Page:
Respite Care: 4 Ways to Prevent Caregiver Burnout

What is “Respite Care?” Home Care. Health Care. Nursing Care.  Most of us can understand these terms.

Caretaker Stress, Caregiver Burnout, Respite
Feeling a frayed around the edges? You need some respite before you snap!

But what is “Respite” Care? Some new marketing buzz word?  Well, to be honest, Respite Care is partly a marketing buzzword, but there is some substance at the core. Because caregiver burnout is real, and respite care is how to prevent it from overtaking you.

I just got back from my own vacation so this is on my mind as I begin to “re-enter” my day-to-day routine.

We take vacations to rest, to recharge our batteries. Even if we take a very active vacation – kayaking, mountain biking, hiking, skiing or just lounging at a beach or pool (that’s my style!) – it is the mental and physical break with our normal routine that allows us to come back refreshed and ready to fight the good fight again.

For caregivers – especially when family based– it is rare to get a break from an often grueling routine. The caregiver’s role takes a toll mentally, physically – even spiritually. And often the need for care is 24/7, 365 days a year, holidays, and weekends, year after year.

Caregiver stress – and Caregiver Burnout – is real. These conditions can have very negative side effects. They can lead to neglect or even abuse of the one needing care; they can lead to physical and mental decline or breakdown for the caregiver.

This is the situation that Respite Care is meant to prevent.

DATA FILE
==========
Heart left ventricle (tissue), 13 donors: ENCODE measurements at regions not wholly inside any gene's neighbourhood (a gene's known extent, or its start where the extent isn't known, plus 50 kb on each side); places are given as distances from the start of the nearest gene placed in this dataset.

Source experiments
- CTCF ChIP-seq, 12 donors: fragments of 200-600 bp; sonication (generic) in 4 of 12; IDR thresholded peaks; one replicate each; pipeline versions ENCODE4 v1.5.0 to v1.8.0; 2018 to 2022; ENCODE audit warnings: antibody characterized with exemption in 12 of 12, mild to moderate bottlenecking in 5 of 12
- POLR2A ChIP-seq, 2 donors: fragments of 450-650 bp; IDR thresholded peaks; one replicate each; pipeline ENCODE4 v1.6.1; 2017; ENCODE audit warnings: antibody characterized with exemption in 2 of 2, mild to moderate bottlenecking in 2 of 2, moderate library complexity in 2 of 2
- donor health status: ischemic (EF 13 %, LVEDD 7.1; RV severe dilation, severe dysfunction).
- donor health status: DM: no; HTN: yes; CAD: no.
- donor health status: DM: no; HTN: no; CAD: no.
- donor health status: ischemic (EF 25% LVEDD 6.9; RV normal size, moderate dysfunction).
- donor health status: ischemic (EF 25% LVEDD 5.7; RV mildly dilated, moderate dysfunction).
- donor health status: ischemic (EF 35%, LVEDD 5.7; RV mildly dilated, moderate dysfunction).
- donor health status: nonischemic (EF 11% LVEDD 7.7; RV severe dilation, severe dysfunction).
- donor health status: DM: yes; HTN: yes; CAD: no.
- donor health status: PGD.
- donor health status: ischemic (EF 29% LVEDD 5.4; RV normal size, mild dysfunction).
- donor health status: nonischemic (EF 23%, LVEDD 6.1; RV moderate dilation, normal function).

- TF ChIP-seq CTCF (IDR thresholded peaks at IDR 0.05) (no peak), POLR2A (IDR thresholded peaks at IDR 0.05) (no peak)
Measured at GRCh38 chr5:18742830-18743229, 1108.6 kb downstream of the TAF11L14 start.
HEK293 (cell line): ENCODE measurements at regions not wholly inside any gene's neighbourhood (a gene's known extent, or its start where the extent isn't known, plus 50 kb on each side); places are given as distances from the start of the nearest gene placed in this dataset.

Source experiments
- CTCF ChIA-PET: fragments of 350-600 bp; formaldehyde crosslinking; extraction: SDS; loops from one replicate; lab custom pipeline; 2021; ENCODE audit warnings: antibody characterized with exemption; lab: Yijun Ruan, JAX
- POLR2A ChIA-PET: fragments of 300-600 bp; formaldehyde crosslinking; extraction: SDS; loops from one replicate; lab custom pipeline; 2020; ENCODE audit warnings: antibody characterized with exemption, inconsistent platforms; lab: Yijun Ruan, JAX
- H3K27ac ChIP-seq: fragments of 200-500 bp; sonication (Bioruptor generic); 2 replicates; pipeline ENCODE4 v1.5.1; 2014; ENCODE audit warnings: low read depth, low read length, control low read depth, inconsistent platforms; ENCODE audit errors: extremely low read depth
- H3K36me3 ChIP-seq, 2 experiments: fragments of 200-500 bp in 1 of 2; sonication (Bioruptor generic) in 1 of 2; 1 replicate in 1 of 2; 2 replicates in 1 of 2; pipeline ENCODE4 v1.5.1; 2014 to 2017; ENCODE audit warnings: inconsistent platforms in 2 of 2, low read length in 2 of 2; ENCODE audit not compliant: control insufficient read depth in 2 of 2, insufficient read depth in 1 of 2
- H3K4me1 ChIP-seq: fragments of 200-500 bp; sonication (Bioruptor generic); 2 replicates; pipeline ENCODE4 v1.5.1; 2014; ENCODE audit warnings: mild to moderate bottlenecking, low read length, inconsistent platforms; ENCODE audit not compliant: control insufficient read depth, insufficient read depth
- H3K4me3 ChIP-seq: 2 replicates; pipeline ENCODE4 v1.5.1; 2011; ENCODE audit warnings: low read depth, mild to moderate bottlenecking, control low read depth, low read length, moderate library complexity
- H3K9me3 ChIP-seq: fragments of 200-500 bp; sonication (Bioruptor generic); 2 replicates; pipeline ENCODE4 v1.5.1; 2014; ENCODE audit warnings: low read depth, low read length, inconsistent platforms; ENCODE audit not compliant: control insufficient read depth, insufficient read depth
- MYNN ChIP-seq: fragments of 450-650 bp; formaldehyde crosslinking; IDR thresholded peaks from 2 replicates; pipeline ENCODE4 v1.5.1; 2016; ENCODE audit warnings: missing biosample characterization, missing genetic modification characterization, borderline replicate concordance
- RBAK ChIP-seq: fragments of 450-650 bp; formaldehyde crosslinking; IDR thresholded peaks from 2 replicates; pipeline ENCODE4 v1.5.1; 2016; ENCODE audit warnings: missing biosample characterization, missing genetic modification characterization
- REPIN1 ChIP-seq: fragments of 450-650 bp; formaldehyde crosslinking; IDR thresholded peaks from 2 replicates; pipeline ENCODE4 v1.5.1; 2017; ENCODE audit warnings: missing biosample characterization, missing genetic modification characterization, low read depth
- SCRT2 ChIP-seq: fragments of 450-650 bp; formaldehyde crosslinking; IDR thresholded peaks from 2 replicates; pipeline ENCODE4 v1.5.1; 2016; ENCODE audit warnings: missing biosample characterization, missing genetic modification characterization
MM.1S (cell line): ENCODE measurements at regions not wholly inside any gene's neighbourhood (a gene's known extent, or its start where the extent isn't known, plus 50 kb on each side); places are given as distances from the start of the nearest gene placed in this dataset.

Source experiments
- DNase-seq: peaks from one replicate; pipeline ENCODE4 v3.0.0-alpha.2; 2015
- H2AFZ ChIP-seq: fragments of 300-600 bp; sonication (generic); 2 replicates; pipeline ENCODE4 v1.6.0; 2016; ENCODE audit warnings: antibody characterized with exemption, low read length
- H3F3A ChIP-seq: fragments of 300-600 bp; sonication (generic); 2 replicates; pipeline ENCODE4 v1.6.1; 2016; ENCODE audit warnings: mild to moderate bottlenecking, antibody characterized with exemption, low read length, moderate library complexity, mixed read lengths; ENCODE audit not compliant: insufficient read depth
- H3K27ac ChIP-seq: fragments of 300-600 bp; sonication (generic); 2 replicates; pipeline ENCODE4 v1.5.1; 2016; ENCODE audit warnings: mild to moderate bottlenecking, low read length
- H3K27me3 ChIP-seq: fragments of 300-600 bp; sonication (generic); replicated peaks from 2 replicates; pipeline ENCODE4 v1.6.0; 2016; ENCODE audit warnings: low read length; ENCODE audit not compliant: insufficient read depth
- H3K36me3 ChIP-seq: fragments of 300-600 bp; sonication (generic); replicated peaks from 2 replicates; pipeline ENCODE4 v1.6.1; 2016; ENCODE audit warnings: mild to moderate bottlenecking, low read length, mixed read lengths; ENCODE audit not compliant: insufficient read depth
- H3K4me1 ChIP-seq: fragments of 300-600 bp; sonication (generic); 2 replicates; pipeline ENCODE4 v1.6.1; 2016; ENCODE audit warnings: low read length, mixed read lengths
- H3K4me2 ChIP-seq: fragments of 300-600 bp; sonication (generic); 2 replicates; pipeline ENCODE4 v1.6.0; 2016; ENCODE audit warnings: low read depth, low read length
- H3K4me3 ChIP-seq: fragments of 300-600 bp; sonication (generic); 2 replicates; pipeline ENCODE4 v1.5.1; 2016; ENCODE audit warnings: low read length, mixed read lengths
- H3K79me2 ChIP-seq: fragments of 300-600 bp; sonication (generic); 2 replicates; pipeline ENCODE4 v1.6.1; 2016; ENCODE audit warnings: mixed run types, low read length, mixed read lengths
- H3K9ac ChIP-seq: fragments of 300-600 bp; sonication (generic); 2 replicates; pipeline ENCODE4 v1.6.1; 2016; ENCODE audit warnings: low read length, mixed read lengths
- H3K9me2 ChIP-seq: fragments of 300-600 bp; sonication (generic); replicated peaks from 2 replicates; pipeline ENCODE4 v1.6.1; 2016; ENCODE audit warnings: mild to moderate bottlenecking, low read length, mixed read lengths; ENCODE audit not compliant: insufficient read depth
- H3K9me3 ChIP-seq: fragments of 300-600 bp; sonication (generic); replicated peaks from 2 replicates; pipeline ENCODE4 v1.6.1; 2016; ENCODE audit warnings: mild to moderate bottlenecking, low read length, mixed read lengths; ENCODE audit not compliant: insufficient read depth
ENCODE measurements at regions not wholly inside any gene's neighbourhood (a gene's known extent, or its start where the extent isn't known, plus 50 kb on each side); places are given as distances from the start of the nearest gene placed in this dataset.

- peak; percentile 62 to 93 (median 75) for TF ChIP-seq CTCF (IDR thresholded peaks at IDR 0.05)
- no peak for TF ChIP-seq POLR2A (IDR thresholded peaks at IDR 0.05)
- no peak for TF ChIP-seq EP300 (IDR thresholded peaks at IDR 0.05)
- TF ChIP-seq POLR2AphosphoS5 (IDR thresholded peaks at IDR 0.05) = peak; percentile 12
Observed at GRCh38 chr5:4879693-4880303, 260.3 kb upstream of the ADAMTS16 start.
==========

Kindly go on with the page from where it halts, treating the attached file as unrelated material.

It means exactly what it sounds like, but it is for the caregiver, not the one for whom they are caring.  Caregivers need and deserve a break.  But how is that to be accomplished?  You can’t just put out a bowl of fresh water, some dry food, clean litter pan and leave for a few days.

There are many solutions to this problem. At the simplest level, other family members can (and should) step in from time to time to assist a primary caregiver. Primary caregivers are frequently equally frail as their spouse and themselves may be in precarious health too. Adult children should be watchful for this and be willing to assist or take over if they can.  We, as children, are so accustomed to Mom in her accustomed caregiver role that we lose sight of the fact that not only can she not care for Dad, she may not even be able to care for herself adequately anymore. Not without help anyway.

Alternate, unpaid family members are not always possible or practical even on a temporary basis. Sometimes there are no alternative family caregivers. No children perhaps, or difficulties have led to estrangement. Or the one needing care has outlived all the possible or willing family members.

A second possibility is to hire a paid caregiver. Most agencies now offer “respite care” services. You can hire an agency “sitter” for a few days (or even hours) while the primary caregiver takes a break – go shopping, go fishing, have lunch with the girls, play a round of golf, go to religious services, or just have some peace and quiet to read a book without the constant demands of a frail, sick or demanding elderly person.